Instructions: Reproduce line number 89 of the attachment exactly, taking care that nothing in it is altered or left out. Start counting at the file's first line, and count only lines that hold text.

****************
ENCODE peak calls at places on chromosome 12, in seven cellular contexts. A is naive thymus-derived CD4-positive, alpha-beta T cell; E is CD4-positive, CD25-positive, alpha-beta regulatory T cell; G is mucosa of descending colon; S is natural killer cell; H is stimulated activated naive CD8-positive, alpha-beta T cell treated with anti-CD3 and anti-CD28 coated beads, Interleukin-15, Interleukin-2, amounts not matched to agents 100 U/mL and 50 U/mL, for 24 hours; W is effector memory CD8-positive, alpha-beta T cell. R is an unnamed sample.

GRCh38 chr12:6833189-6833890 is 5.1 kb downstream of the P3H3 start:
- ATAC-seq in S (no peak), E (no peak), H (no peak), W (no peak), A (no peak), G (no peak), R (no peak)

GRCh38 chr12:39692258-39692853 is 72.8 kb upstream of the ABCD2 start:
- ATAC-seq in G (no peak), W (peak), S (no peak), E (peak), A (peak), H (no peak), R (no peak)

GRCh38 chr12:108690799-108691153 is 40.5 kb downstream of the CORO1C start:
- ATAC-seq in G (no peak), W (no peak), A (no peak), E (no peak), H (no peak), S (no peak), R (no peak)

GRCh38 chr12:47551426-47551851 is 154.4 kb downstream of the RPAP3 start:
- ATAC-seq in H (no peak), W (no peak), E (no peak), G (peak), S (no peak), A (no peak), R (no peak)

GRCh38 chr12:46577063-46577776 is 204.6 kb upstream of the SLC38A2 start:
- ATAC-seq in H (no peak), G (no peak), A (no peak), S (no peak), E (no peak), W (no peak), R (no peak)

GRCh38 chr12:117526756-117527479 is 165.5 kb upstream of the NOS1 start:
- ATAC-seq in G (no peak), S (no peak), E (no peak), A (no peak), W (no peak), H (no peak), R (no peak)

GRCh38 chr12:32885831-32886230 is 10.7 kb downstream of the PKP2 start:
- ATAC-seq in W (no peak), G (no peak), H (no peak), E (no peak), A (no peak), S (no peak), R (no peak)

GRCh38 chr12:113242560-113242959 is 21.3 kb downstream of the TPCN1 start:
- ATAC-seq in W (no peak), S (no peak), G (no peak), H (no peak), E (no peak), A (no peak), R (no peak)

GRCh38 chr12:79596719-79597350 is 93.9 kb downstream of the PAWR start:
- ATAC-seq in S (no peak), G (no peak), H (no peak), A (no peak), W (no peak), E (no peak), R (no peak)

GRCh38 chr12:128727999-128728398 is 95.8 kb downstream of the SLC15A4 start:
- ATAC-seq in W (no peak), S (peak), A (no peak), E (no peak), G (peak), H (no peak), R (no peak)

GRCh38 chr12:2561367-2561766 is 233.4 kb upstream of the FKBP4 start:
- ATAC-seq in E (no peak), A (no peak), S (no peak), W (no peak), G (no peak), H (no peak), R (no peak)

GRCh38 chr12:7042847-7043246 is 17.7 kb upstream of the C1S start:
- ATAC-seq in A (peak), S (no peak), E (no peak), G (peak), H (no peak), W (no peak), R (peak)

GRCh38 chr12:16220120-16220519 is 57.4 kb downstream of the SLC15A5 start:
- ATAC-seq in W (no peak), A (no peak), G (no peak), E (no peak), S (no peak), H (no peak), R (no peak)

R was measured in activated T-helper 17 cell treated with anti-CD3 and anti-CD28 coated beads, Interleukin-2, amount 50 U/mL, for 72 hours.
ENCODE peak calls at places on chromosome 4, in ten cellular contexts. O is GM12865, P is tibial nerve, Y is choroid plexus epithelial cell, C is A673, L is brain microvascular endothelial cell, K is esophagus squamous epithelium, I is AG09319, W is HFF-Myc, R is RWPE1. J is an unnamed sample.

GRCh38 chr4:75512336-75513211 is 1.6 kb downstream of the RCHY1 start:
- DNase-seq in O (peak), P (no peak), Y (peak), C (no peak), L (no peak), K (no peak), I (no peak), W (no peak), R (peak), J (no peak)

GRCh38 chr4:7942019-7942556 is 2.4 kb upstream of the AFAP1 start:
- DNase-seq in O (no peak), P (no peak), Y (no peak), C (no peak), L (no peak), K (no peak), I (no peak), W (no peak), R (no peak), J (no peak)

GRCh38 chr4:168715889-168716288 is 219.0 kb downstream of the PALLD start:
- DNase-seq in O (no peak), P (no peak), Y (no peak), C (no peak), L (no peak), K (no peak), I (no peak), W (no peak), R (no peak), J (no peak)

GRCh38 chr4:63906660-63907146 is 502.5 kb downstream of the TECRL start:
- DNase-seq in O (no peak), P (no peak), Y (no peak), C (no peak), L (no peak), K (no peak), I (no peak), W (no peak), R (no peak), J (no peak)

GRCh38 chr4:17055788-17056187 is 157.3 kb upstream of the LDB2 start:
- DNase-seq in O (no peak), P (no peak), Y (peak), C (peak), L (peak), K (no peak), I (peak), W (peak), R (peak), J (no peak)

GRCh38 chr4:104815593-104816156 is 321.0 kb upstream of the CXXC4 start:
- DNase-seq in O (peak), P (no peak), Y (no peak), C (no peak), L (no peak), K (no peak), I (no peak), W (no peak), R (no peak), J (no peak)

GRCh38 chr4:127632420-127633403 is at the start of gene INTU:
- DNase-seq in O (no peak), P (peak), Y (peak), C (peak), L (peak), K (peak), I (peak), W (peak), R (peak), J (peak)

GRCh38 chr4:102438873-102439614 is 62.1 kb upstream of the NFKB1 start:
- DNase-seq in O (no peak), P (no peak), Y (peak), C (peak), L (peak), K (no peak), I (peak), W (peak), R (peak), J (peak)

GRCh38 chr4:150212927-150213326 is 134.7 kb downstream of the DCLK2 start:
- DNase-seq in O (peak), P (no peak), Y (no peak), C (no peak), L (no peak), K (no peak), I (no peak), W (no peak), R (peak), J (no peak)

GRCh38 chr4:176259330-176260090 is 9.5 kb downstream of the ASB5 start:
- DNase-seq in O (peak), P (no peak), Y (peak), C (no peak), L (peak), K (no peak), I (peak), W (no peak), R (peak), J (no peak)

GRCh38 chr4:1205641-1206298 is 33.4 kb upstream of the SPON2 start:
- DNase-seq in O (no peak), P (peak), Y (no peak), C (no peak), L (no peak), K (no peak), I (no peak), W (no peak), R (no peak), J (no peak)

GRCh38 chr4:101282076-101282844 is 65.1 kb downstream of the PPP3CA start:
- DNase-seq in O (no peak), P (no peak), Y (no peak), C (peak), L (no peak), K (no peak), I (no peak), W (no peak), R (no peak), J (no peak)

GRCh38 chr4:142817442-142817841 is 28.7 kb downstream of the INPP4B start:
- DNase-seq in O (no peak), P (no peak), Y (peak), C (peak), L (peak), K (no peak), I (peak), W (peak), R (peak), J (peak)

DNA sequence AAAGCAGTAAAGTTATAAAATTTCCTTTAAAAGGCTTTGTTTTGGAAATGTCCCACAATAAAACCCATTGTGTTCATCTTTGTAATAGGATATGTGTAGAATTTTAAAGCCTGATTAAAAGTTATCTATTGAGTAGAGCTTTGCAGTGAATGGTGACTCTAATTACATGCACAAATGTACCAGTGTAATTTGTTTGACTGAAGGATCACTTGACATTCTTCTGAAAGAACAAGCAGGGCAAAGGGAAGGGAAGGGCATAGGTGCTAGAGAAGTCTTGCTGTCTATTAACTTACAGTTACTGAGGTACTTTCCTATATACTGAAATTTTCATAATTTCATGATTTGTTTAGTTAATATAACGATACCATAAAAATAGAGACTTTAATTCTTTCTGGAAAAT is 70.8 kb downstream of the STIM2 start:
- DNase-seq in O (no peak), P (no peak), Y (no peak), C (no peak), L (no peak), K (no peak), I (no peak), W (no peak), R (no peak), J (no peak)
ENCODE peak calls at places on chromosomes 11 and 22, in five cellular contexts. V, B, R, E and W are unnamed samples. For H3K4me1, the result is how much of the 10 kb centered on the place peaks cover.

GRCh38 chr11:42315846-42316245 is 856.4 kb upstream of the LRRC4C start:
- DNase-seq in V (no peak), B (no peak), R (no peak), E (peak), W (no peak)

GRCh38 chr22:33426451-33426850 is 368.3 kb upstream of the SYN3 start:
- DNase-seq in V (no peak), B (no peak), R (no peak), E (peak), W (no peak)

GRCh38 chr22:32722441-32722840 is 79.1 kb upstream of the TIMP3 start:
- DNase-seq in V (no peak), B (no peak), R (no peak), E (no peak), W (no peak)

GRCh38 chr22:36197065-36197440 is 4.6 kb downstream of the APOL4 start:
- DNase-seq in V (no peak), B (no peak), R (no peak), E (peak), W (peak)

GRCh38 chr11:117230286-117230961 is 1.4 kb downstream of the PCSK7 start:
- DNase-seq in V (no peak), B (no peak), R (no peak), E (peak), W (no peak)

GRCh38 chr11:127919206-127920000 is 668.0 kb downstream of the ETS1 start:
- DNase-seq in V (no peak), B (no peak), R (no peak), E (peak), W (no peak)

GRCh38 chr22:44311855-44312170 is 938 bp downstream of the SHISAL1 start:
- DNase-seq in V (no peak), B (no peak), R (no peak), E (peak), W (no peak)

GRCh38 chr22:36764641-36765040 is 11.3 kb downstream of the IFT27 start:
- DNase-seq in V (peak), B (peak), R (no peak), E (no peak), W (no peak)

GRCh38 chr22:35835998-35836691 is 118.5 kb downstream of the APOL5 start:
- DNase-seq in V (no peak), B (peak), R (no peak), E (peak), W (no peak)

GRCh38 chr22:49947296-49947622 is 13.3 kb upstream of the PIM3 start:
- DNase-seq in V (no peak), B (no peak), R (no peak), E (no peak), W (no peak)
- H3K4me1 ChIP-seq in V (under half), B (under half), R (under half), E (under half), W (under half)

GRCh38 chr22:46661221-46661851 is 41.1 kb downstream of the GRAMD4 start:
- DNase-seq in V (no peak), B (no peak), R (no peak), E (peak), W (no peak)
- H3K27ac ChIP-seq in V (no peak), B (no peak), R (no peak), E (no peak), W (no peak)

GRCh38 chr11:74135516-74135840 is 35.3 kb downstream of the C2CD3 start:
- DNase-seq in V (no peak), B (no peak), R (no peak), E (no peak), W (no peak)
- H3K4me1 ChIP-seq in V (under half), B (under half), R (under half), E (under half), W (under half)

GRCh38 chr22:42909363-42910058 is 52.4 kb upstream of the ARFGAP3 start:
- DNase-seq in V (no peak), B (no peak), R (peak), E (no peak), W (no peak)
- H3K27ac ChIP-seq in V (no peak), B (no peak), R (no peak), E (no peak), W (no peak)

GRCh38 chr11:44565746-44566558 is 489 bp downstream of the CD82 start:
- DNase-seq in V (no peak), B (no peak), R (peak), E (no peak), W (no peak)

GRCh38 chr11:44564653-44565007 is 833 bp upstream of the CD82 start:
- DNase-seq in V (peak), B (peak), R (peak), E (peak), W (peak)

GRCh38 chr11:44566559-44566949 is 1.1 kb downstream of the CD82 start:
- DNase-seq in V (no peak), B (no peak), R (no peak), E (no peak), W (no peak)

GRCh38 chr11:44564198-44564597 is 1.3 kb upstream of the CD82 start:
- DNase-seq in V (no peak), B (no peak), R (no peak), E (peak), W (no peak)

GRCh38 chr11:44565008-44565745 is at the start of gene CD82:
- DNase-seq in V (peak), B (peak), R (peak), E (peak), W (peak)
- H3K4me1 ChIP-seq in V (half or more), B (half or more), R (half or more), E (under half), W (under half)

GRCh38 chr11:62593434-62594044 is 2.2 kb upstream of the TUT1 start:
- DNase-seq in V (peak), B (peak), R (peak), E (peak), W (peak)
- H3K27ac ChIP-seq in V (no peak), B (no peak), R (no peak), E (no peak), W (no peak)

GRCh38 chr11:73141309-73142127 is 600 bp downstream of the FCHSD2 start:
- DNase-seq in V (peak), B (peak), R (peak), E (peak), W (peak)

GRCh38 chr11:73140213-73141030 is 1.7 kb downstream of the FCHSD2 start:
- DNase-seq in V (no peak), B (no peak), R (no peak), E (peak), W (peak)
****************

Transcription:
GRCh38 chr11:44565746-44566558 is 489 bp downstream of the CD82 start: